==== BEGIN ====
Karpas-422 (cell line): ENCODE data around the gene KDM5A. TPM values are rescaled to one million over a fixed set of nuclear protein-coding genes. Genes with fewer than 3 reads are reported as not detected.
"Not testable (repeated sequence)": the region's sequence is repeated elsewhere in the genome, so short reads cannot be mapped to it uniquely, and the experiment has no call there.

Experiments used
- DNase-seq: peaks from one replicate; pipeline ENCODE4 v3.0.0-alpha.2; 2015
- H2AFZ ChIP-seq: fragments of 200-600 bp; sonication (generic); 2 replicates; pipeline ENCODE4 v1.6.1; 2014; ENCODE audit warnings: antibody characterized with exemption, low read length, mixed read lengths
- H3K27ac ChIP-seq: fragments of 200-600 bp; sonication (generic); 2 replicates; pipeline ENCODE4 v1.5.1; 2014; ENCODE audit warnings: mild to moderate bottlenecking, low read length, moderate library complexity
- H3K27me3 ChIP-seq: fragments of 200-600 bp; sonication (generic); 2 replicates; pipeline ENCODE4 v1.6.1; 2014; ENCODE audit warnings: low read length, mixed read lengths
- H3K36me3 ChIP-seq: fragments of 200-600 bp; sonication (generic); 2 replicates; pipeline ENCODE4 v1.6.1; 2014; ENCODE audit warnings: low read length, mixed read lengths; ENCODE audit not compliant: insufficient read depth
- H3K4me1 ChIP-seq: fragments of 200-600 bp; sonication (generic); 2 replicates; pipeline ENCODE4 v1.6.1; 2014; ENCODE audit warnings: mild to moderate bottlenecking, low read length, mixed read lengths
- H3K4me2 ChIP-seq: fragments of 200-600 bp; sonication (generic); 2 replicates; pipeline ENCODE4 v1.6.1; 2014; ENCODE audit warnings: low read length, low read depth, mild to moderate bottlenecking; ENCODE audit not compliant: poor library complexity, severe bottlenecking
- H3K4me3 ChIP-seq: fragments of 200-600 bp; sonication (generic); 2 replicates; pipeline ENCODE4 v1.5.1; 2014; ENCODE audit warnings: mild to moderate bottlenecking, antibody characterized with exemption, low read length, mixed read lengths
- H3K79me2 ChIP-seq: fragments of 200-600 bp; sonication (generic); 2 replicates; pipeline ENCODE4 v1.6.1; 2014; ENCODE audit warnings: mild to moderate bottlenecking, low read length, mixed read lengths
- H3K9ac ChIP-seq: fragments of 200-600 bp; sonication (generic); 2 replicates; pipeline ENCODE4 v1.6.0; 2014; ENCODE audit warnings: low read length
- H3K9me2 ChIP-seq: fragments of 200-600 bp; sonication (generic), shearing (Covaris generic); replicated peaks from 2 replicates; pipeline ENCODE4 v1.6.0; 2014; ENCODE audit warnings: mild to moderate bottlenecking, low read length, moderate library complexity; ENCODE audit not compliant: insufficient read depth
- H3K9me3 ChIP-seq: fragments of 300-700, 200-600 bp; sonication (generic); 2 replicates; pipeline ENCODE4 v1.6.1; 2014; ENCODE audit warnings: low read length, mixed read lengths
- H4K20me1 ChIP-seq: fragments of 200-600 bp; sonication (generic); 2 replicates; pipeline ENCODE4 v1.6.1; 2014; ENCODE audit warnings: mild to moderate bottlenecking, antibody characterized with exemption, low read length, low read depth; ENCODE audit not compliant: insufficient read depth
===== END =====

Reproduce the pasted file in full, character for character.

Karpas-422 (cell line): ENCODE data around the gene KDM5A. TPM values are rescaled to one million over a fixed set of nuclear protein-coding genes. Genes with fewer than 3 reads are reported as not detected.
"Not testable (repeated sequence)": the region's sequence is repeated elsewhere in the genome, so short reads cannot be mapped to it uniquely, and the experiment has no call there.

Experiments used
- DNase-seq: peaks from one replicate; pipeline ENCODE4 v3.0.0-alpha.2; 2015
- H2AFZ ChIP-seq: fragments of 200-600 bp; sonication (generic); 2 replicates; pipeline ENCODE4 v1.6.1; 2014; ENCODE audit warnings: antibody characterized with exemption, low read length, mixed read lengths
- H3K27ac ChIP-seq: fragments of 200-600 bp; sonication (generic); 2 replicates; pipeline ENCODE4 v1.5.1; 2014; ENCODE audit warnings: mild to moderate bottlenecking, low read length, moderate library complexity
- H3K27me3 ChIP-seq: fragments of 200-600 bp; sonication (generic); 2 replicates; pipeline ENCODE4 v1.6.1; 2014; ENCODE audit warnings: low read length, mixed read lengths
- H3K36me3 ChIP-seq: fragments of 200-600 bp; sonication (generic); 2 replicates; pipeline ENCODE4 v1.6.1; 2014; ENCODE audit warnings: low read length, mixed read lengths; ENCODE audit not compliant: insufficient read depth
- H3K4me1 ChIP-seq: fragments of 200-600 bp; sonication (generic); 2 replicates; pipeline ENCODE4 v1.6.1; 2014; ENCODE audit warnings: mild to moderate bottlenecking, low read length, mixed read lengths
- H3K4me2 ChIP-seq: fragments of 200-600 bp; sonication (generic); 2 replicates; pipeline ENCODE4 v1.6.1; 2014; ENCODE audit warnings: low read length, low read depth, mild to moderate bottlenecking; ENCODE audit not compliant: poor library complexity, severe bottlenecking
- H3K4me3 ChIP-seq: fragments of 200-600 bp; sonication (generic); 2 replicates; pipeline ENCODE4 v1.5.1; 2014; ENCODE audit warnings: mild to moderate bottlenecking, antibody characterized with exemption, low read length, mixed read lengths
- H3K79me2 ChIP-seq: fragments of 200-600 bp; sonication (generic); 2 replicates; pipeline ENCODE4 v1.6.1; 2014; ENCODE audit warnings: mild to moderate bottlenecking, low read length, mixed read lengths
- H3K9ac ChIP-seq: fragments of 200-600 bp; sonication (generic); 2 replicates; pipeline ENCODE4 v1.6.0; 2014; ENCODE audit warnings: low read length
- H3K9me2 ChIP-seq: fragments of 200-600 bp; sonication (generic), shearing (Covaris generic); replicated peaks from 2 replicates; pipeline ENCODE4 v1.6.0; 2014; ENCODE audit warnings: mild to moderate bottlenecking, low read length, moderate library complexity; ENCODE audit not compliant: insufficient read depth
- H3K9me3 ChIP-seq: fragments of 300-700, 200-600 bp; sonication (generic); 2 replicates; pipeline ENCODE4 v1.6.1; 2014; ENCODE audit warnings: low read length, mixed read lengths
- H4K20me1 ChIP-seq: fragments of 200-600 bp; sonication (generic); 2 replicates; pipeline ENCODE4 v1.6.1; 2014; ENCODE audit warnings: mild to moderate bottlenecking, antibody characterized with exemption, low read length, low read depth; ENCODE audit not compliant: insufficient read depth